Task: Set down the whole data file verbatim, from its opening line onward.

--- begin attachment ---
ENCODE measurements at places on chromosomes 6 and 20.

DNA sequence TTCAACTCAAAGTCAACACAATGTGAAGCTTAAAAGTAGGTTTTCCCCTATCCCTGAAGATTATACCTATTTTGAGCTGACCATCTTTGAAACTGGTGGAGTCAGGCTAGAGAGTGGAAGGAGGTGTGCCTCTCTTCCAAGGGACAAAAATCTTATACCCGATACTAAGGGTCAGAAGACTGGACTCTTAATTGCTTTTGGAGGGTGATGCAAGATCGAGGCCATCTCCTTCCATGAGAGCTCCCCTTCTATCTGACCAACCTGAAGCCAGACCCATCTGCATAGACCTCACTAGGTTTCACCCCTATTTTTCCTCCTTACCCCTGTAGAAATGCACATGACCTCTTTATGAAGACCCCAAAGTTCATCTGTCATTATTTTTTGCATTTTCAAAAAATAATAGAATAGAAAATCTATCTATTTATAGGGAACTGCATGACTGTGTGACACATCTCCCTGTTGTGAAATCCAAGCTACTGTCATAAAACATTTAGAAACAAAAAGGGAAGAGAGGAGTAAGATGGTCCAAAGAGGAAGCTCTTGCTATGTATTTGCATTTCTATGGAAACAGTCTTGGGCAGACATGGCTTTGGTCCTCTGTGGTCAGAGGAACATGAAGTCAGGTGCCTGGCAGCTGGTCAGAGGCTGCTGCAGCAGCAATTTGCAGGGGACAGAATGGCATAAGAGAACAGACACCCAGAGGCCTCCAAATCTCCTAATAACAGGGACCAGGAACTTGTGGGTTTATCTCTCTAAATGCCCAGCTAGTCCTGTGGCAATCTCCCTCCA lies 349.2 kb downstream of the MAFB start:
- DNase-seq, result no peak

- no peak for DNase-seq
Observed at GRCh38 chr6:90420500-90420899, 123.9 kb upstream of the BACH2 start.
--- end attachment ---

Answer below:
ENCODE measurements at places on chromosomes 6 and 20.

DNA sequence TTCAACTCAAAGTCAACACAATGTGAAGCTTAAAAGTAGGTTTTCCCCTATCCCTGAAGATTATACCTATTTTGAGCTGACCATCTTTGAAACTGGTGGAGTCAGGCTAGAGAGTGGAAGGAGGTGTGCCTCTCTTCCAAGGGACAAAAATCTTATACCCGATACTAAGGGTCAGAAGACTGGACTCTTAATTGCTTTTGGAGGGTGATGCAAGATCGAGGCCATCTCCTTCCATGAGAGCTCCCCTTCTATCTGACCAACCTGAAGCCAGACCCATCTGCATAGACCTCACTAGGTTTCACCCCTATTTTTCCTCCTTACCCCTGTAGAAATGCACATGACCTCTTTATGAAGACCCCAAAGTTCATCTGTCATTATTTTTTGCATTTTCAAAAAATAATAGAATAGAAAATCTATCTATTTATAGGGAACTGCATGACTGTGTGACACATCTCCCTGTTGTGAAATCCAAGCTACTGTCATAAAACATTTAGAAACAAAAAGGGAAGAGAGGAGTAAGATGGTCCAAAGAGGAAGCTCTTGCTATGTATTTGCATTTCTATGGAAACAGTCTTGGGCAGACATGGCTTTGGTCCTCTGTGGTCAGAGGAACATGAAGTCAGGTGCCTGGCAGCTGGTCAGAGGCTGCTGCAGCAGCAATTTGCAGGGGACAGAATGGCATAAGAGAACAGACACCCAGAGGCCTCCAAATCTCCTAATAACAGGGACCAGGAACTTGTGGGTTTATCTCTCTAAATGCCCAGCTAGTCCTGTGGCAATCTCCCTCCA lies 349.2 kb downstream of the MAFB start:
- DNase-seq, result no peak

- no peak for DNase-seq
Observed at GRCh38 chr6:90420500-90420899, 123.9 kb upstream of the BACH2 start.